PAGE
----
Author(s):Klein BE, Moss SE, Klein R, Surawicz TS. Serum cholesterol in Wisconsin Epidemiologic Study of Diabetic Retinopathy. Diabetes Care. 1992 Feb;15(2):282-7. PMID 1547687
Journal: Diabetes Care, Volume 15, Issue 2, Feb 1992
OBJECTIVE To describe serum total and high-density lipoprotein (HDL) cholesterol in a sample of people with diabetes.
RESEARCH DESIGN AND METHODS Subjects were those who participated in the 1984-1986 Wisconsin Epidemiologic Study of Diabetic Retinopathy. Data were from three groups of subjects: 304 younger-onset and 185 older-onset people taking insulin and 162 older-onset individuals not taking insulin. Serum lipids, duration of diabetes, glycosylated hemoglobin, diastolic blood pressure, sex, age, serum creatinine, units of insulin per kilogram per day, smoking status, serum C-peptide level, and alcohol use were analyzed statistically.
RESULTS In subjects taking insulin, glycosylated hemoglobin was correlated most strongly with total cholesterol. In those not taking insulin, C-peptide was correlated most strongly. In subjects taking insulin, the units used per day (fewer) and sex (female) were significantly associated with higher HDL cholesterol, and in both older-onset groups, serum C-peptide was significantly associated with lower HDL cholesterol. Mean total cholesterol levels were generally higher and mean HDL cholesterol levels were generally lower than those found in a nondiabetic comparison group.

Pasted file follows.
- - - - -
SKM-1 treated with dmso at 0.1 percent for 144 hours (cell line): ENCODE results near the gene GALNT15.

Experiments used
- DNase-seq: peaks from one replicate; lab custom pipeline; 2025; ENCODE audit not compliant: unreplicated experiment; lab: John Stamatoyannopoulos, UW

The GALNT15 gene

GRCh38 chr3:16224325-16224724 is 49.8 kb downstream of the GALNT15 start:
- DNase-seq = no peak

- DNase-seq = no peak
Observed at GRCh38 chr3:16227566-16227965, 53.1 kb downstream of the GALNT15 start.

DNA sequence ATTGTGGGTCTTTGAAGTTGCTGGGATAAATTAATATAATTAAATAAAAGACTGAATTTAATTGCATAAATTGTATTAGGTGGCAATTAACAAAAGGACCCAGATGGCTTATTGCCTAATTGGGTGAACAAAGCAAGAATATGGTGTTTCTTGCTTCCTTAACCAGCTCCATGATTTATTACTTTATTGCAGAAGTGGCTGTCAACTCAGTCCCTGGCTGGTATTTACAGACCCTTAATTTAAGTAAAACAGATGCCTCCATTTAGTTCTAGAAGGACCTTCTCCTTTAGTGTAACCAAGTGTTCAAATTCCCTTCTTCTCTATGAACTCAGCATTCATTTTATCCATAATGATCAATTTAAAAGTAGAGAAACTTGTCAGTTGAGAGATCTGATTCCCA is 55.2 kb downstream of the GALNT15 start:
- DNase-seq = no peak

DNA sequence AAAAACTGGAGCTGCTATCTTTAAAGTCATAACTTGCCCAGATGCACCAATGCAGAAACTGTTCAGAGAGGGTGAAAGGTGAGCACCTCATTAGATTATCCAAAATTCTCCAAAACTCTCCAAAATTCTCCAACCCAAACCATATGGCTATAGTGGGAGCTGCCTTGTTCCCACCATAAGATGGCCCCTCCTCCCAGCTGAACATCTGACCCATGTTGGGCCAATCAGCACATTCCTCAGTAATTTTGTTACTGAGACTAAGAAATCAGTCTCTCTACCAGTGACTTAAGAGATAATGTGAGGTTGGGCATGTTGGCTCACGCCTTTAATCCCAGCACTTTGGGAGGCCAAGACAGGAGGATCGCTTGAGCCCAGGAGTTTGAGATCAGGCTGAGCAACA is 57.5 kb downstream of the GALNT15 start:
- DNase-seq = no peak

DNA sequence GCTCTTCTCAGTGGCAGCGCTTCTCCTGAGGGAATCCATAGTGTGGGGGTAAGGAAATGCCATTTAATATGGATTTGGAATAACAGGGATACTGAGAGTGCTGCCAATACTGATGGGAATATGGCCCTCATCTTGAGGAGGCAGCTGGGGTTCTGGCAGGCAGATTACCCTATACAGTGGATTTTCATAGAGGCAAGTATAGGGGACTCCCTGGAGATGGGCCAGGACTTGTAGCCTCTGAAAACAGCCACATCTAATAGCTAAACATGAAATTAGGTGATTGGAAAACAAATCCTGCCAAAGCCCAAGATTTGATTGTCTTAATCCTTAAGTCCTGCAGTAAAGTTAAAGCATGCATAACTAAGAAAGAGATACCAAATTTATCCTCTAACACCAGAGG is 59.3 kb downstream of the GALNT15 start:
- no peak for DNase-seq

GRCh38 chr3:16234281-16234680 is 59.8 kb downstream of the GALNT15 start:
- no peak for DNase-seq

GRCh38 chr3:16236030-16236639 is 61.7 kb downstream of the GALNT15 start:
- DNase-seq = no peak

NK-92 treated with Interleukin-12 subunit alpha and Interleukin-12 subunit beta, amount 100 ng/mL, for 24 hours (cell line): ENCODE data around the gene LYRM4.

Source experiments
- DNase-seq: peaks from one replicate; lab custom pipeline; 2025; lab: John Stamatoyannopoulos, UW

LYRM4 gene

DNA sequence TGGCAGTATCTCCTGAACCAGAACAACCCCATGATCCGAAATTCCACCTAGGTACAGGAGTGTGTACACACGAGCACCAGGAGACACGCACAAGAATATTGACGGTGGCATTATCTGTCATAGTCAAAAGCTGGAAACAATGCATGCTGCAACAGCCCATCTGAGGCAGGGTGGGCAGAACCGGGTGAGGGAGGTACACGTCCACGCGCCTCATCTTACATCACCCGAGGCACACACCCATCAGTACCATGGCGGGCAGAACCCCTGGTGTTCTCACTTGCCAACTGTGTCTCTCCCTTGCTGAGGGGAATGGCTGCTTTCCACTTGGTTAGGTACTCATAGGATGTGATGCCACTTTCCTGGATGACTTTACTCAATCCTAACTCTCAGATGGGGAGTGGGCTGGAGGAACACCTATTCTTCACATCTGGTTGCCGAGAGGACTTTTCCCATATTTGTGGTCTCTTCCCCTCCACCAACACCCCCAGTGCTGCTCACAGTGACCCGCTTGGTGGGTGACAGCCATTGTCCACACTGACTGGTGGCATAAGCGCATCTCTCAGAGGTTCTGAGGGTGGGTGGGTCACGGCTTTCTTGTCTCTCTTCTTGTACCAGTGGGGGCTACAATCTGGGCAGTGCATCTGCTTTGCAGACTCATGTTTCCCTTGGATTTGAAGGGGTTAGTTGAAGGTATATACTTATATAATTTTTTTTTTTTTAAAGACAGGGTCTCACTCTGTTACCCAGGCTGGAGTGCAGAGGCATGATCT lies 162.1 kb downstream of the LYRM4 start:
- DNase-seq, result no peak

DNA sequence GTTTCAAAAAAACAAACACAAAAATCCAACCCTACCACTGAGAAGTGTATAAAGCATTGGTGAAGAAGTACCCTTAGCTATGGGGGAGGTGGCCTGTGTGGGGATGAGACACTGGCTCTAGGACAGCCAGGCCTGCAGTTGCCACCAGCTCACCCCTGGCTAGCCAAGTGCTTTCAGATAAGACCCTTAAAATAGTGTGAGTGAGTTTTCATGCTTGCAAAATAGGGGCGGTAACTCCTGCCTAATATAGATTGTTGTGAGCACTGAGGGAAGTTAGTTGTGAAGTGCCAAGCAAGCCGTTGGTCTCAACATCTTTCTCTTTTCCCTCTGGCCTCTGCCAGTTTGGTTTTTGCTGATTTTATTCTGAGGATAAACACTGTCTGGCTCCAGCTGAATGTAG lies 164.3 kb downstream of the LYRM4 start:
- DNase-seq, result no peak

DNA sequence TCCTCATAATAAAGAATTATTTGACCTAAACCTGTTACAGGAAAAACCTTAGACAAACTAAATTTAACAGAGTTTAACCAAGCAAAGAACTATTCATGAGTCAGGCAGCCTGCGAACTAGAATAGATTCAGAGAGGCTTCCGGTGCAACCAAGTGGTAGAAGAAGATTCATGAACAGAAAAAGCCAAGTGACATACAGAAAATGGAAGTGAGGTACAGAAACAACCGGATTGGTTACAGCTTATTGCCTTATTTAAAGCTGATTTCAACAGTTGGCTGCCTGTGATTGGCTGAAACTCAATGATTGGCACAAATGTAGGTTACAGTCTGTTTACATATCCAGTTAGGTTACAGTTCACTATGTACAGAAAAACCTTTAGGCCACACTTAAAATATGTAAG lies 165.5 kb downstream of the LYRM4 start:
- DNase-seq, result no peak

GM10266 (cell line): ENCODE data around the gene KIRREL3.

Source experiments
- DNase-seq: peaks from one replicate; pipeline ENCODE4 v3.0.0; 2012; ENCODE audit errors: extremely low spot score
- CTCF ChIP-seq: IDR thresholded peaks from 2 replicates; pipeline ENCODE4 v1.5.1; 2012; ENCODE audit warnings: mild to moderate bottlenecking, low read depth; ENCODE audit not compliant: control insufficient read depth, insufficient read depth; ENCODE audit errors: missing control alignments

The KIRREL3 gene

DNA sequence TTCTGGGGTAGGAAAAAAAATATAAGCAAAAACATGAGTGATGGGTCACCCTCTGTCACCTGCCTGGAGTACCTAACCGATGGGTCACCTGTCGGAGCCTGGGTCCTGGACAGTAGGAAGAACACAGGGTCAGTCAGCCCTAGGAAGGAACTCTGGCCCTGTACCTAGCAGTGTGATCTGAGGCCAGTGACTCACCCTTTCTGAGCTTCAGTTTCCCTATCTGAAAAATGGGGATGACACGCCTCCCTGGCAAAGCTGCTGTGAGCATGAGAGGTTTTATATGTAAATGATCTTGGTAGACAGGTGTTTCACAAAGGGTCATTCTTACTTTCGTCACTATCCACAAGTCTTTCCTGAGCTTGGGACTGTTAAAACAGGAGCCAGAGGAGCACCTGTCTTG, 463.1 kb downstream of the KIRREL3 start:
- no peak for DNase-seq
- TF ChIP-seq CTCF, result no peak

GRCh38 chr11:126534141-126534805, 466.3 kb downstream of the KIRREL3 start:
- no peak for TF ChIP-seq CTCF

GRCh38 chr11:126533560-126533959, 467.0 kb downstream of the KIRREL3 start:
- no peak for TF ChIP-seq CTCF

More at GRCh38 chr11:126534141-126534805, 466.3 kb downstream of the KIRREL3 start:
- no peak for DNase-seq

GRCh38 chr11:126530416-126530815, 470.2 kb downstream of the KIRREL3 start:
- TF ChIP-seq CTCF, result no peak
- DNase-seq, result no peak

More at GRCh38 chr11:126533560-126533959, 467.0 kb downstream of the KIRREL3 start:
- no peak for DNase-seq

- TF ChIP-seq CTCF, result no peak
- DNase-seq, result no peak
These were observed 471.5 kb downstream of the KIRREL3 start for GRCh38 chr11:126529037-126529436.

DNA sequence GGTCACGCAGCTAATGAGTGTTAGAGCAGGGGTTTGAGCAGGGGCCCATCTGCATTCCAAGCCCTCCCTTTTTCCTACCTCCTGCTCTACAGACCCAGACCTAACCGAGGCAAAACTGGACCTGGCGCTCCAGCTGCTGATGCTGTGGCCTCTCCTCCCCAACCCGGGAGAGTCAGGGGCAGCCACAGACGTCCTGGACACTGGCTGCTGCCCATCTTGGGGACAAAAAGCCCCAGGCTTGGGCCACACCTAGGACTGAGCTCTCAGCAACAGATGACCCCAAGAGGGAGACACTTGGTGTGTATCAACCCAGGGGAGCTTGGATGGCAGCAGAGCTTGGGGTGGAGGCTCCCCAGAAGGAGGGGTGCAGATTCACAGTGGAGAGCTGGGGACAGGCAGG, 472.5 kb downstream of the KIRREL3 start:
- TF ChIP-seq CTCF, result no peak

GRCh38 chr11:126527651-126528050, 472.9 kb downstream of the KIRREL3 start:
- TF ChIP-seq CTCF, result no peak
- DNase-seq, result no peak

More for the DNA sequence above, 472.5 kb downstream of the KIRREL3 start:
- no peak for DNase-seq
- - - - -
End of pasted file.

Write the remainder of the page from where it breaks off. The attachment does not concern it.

CONCLUSION By the National Cholesterol Education Program guidelines, 17% of younger-onset and 30% of older-onset insulin users and 32% of older-onset subjects not taking insulin were in the high-risk range for total cholesterol. Lower levels of glycosylated hemoglobin might result in lower cholesterol levels.